Neiman Marcus is set to pay $1.6 million to end a lawsuit over a data breach that left the credit card information of hundreds of thousands of shoppers potentially exposed.
The settlement was proposed Friday to an Illinois federal court and if approved, will resolve claims by a group of shoppers allegedly affected by a 2013 “cybersecurity incident” that saw the credit card numbers of about 350,000 in-store shoppers exposed, many of which were used to make fraudulent purchases.
A group of shoppers subsequently claimed the breach was a result of negligence on the part of Neiman Marcus Group LLC and the settlement is set to cover damages alleged by any U.S. resident that used a credit or debit card at a Neiman’s, Bergdorf Goodman, Cusp or Last Call between July and October of 2013.
While members of the proposed class will have to show that their financial information was subject to the breach in order to receive up to $100 in payment, lead plaintiffs of the proposed class said even those who do not receive payment have benefitted from the litigation.
Plaintiffs pointed to “changes to defendant’s business practices designed to further strengthen its information technology security” and so have agreed to release any and all claims related to the 2013 incident if the settlement is approved.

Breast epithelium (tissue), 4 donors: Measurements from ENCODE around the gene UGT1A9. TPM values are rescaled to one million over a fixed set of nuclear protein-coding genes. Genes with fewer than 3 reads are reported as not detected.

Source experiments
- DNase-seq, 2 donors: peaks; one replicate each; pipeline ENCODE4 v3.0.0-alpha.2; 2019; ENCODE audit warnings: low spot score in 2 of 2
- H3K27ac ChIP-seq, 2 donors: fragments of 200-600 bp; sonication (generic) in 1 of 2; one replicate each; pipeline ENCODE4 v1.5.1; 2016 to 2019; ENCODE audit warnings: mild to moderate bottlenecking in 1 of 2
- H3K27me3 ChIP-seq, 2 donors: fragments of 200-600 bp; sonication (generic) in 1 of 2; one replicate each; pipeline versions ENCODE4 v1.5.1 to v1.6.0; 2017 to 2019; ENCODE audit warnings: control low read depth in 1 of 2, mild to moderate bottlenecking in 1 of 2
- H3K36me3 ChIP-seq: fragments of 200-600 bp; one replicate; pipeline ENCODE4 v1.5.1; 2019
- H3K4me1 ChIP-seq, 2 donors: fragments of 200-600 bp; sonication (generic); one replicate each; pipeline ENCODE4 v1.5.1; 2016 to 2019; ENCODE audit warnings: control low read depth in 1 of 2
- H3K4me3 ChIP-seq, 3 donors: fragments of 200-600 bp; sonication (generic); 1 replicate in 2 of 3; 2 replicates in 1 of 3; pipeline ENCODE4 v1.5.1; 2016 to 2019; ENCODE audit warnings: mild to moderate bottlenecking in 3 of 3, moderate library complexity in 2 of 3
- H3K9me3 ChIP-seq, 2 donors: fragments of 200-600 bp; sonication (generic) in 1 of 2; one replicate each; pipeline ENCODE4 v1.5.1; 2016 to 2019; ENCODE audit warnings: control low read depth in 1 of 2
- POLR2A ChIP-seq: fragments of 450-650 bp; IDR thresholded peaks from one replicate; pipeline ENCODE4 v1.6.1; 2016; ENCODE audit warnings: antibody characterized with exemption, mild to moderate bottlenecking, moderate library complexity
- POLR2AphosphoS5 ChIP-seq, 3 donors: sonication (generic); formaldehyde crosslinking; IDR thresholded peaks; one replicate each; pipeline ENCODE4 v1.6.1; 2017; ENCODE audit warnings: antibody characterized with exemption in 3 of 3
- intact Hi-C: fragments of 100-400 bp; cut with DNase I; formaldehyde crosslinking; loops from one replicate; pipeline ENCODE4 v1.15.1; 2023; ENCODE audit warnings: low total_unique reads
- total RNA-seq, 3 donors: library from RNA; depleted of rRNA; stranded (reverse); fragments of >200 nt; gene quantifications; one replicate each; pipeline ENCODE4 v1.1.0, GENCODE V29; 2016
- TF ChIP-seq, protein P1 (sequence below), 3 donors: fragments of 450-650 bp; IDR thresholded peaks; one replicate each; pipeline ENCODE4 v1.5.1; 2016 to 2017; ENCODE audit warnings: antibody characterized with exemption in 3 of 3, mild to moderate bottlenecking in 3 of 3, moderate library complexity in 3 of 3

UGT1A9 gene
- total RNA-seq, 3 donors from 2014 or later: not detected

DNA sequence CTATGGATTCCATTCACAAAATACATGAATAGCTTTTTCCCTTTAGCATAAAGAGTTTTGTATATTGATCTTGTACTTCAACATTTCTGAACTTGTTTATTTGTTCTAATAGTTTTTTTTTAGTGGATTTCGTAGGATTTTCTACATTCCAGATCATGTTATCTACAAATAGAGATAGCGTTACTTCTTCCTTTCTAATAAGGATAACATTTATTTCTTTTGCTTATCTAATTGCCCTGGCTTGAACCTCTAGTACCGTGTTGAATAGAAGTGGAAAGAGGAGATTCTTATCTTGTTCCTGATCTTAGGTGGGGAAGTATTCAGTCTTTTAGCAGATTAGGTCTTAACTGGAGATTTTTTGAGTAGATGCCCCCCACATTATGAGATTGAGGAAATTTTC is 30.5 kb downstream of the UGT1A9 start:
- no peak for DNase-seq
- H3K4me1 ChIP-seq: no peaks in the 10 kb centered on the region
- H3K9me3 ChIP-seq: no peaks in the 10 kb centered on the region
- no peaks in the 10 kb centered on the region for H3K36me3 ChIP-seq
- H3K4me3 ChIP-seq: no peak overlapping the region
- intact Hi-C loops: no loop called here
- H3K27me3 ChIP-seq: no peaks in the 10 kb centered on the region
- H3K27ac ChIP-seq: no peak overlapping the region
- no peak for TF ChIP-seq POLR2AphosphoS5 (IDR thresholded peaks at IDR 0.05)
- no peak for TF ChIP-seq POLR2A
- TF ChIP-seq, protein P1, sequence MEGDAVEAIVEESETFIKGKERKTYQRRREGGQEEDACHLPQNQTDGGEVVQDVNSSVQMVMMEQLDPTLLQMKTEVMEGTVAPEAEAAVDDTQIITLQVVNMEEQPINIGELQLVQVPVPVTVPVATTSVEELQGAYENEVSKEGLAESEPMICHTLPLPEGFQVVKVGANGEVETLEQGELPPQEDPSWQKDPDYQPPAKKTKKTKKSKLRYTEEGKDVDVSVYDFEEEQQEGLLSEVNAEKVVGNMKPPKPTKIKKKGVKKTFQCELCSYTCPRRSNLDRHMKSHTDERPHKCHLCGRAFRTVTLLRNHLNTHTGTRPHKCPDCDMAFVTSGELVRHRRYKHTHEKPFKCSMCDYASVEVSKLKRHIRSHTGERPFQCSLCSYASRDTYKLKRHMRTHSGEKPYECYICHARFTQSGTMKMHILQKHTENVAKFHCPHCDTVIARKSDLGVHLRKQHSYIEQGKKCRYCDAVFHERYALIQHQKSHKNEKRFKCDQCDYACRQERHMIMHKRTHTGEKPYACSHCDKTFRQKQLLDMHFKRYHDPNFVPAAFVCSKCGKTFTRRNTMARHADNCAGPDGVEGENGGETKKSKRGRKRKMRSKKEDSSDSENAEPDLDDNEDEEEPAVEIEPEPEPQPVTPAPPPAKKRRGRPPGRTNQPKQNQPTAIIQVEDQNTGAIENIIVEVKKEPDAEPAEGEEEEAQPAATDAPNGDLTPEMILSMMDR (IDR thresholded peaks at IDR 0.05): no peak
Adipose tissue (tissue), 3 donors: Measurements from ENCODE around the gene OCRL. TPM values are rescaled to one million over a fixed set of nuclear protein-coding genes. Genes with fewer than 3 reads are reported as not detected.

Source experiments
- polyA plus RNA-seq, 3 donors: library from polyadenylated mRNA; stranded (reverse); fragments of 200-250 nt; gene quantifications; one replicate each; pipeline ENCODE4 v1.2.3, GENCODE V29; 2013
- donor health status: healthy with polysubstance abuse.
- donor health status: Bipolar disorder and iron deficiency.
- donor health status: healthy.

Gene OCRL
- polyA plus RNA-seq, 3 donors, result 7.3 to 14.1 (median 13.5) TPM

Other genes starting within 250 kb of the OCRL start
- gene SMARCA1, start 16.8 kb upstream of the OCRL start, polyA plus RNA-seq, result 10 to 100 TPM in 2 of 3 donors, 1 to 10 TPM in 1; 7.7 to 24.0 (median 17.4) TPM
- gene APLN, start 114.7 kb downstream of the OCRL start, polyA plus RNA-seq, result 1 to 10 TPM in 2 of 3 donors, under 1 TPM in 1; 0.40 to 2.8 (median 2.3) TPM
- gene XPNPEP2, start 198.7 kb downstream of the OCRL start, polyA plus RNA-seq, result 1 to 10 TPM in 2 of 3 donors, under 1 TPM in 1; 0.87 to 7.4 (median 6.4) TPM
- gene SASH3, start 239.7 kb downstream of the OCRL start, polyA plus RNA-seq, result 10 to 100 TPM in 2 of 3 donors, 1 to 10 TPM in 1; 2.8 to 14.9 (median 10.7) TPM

Plaintiffs also noted that while the proposed deal was reached through mediation that began at the end of 2015, they and Neiman’s “vehemently disagree about the merits of [the] claims,” according to court documents.
Of the $1.6 million proposed settlement, about $900,000 will go to plaintiffs’ legal fees and litigation costs and the remainder will be put into a payment fund.
A representative of Neiman’s declined to comment on the settlement or changes to company practices, citing ongoing litigation.
An Illinois federal court is expected to rule on the settlement and a request that the class be certified for claim notification purposes by June.
Neiman’s went public with the breach in January 2014, and within a few months about half a dozen lawsuits had been filed, which were eventually consolidated.
At the time, the retailer said it was working to “contain the intrusion” and to notify customers whose credit card information was used to make fraudulent purchases after shopping in-store.
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